Now that nominations have closed for the Police and Crime Commissioner elections we can have a better stab at trying to work out where the battlefield might be on 15th November, a difficult task as this is the first time elections have been fought on these boundaries, turnout is likely to be derisory, the election system is Supplementary Vote (voters cast a 1st and 2nd preference), which institutionalises tactical voting, and there is an unusual pattern of candidates.
The table below shows the notional winner and second place party if the PCC boundaries had existed at the 2010 General Election, as calculated by the Police Foundation. I have also indicated whether or not there is a Lib Dem candidate and who the other candidates are.
The table is broken down into notional Lab vs Con, Lab vs LD and LD vs Con fights, ranked in order of marginality.
|Police Force||2010 Notional Result||LD Cand?||Other Candidates?|
|Merseyside||31.2% Lab over Con||Yes||Eng Dem, 1 Ind|
|South Wales||19.1% Lab over Con||No||2 Inds|
|Gwent||17.2% Lab over Con||No||2 Ind|
|Greater Manchester||13.8% Lab over Con||Yes||UKIP, 1 Ind|
|Cleveland||12.3% Lab over Con||No||Green, 1 Ind|
|West Midlands||5% Lab over Con||Yes||UKIP, 4 Inds|
|West Yorkshire||4.6% Lab over Con||Yes|
|North Wales||2.8% Lab over Con||No||UKIP, 2 Inds|
|Nottinghamshire||1.1% Lab over Con||No||2 Inds|
|Derbyshire||2% Con over Lab||No||UKIP, 2 Inds|
|Lancashire||3.6% Con over Lab||Yes||UKIP|
|Humberside||6% Con over Lab||Yes||UKIP, 3 Inds|
|Cheshire||8.3% Con over Lab||Yes||UKIP, 1 Ind|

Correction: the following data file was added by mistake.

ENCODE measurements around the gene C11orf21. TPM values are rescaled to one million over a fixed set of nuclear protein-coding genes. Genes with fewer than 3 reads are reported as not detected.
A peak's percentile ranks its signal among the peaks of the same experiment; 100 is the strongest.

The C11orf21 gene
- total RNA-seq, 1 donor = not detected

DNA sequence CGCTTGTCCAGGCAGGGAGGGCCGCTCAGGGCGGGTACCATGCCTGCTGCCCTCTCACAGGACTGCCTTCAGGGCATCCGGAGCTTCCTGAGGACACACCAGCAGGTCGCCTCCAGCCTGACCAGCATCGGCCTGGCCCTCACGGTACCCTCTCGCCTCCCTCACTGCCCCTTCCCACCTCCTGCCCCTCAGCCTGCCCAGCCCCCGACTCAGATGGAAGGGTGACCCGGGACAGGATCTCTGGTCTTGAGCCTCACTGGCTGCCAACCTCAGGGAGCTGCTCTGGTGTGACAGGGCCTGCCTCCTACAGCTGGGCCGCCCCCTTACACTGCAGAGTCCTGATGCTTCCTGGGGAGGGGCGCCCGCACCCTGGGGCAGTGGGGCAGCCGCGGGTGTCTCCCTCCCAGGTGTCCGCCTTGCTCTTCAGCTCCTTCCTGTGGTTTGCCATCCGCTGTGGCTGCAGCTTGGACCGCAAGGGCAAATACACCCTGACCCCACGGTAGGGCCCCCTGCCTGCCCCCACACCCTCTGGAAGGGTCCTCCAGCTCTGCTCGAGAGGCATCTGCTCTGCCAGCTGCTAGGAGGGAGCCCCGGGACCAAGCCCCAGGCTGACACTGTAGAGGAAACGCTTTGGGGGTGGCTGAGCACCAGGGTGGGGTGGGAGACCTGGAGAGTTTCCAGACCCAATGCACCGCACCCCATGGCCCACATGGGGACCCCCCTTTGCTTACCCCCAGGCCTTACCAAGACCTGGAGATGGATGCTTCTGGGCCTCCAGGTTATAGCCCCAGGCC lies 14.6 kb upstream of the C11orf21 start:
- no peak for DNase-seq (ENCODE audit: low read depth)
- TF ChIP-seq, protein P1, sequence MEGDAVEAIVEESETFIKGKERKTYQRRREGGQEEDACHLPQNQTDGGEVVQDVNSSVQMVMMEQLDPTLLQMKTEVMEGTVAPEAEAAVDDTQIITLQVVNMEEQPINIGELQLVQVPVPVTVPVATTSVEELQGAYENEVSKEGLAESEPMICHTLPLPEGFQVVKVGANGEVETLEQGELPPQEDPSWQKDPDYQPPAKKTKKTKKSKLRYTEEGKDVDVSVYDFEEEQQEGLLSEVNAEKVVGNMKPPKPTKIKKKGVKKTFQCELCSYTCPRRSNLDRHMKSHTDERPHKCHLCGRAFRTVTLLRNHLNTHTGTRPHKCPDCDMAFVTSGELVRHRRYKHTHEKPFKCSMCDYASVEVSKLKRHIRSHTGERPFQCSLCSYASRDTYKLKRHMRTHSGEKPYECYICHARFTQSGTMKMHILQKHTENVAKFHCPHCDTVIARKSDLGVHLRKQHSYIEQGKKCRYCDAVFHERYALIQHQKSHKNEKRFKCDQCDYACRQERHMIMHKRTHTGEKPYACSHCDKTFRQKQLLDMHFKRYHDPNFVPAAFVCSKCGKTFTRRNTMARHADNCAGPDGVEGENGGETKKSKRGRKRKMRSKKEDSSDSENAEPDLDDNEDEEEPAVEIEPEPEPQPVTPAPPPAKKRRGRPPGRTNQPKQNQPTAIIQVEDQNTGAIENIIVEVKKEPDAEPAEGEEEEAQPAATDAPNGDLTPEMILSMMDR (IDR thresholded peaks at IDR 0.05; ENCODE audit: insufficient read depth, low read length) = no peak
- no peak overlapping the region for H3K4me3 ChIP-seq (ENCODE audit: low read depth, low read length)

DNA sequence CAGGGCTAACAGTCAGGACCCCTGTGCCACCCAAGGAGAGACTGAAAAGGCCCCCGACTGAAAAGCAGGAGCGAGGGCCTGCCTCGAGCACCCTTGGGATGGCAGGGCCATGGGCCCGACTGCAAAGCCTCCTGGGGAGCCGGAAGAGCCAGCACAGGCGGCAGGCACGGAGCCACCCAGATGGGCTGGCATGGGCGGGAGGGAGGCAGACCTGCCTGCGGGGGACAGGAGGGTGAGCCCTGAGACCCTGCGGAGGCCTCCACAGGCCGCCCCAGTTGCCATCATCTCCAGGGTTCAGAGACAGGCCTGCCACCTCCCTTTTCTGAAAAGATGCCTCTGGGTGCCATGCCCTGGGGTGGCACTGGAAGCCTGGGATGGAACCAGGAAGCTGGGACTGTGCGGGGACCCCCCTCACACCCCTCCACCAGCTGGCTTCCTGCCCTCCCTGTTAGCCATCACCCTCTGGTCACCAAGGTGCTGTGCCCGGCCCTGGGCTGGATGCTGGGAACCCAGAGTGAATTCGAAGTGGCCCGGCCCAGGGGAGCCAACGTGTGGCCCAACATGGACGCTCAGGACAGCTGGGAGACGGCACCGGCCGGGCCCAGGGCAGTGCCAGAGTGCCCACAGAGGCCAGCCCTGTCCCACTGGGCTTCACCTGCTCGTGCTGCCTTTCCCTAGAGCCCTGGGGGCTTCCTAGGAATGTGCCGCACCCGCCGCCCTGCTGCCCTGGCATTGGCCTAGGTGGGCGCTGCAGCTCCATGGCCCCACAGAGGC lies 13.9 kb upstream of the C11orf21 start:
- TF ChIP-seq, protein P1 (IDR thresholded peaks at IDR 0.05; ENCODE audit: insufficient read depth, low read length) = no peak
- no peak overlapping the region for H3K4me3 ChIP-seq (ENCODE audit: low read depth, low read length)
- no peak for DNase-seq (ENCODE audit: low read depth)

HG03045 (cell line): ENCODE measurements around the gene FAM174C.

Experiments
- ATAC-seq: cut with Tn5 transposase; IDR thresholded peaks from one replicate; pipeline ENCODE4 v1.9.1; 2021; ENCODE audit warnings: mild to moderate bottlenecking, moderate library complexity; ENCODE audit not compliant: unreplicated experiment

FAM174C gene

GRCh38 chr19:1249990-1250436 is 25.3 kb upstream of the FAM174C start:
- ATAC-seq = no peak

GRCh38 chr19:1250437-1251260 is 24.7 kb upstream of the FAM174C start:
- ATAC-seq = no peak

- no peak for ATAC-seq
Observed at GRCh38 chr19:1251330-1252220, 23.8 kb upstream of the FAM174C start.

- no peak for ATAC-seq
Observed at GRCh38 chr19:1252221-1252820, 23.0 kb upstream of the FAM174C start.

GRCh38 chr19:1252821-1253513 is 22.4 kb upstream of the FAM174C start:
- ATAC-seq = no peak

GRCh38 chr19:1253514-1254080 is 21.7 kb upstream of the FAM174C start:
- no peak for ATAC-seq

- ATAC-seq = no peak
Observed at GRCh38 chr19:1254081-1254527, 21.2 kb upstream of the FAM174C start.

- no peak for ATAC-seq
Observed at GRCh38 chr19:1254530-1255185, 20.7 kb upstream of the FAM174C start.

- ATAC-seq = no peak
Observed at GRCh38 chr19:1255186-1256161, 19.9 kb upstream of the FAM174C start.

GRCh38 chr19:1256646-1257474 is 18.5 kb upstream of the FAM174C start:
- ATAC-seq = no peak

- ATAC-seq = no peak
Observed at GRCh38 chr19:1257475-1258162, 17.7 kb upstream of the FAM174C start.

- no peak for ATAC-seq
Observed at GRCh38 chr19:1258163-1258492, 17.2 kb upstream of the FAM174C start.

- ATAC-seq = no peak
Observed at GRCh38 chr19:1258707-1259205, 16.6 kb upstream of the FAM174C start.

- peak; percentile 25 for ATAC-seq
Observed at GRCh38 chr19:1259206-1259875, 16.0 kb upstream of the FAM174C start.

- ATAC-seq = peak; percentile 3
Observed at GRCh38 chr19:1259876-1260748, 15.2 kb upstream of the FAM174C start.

|Cumbria||8.7% Con over Lab||Yes|
|Staffordshire||10.5% Con over Lab||No|
|Leicestershire||13.1% Con over Lab||No||2 Inds|
|Bedfordshire||17.6% Con over Lab||Yes||EDL, 1 Ind|
|Warwickshire||18.1% Con over Lab||No||1 Ind|
|Northamptonshire||22% Con over Lab||Yes||Eng Dem, UKIP, 1 Ind|
|Kent||29.7% Con over Lab||No||Eng Dem, UKIP, Nat Lib, 3 Inds|
|Durham||21.2% Lab over LD||No|
|Northumbria||20.3% Lab over LD||Yes|
|South Yorkshire||19.4% Lab over LD||Yes||UKIP|
|Avon & Somerset||0.7% LD over Con||Yes||1 Ind|
|Dyfed-Powys||4.1% Con over LD (7.4% over Lab)||No|
|Devon & Cornwall||6.6% Con over LD||Yes||UKIP, 6 Inds|
|Norfolk||15.3% Con over LD||Yes||UKIP, 1 Ind|
|Dorset||15.5% Con over LD||Yes||1 Ind|
|Cambridgeshire||16.1% Con over LD||Yes||Eng Dem, UKIP, 3 Inds|
|Wiltshire||17.4% Con over LD||Yes||UKIP, 2 Inds|
|Gloucestershire||18.4% Con over LD||Yes||1 Ind|
|Sussex||18.7% Con over LD||Yes|
|North Yorkshire||19% Con over LD||No|
|Hampshire||19.5% Con over LD||Yes||UKIP, Justice, 1 Ind|
|West Mercia||21.6% Con over LD||No||1 Ind|
|Suffolk||22.1% Con over LD||No||1 Ind|
|Thames Valley||23.3% Con over LD||Yes||UKIP, 2 Inds|
|Lincolnshire||24.2% Con over LD||No||Eng Dem, 3 Inds|
|Hertfordshire||26.5% Con over LD||Yes|
|Surrey||26.6% Con over LD||Yes||UKIP, 3 Inds|
|Essex||28.2% Con over LD||No||Eng Dem, UKIP, 4 Inds|
Some points become clear from looking at the table:
- Labour only “won” 14 of the 43 PCC areas under First-Past-the-Post in the 2010 election. Four of these were marginals with majorities under 10%. This is because the boundaries tend to be drawn so that rural Tory areas outvote urban Labour ones, and two of Labour’s strongest areas, London and Scotland, won’t be electing PCCs.
- The next most winnable PCCs after the ones we notionally “hold” are Derbyshire, Lancashire, Humberside, Dyfed-Powys (where we start notionally third but the Lib Dems are not standing), Cheshire and Cumbria, all with notional majorities under 10%, and then the more tricky Staffordshire and Leicestershire.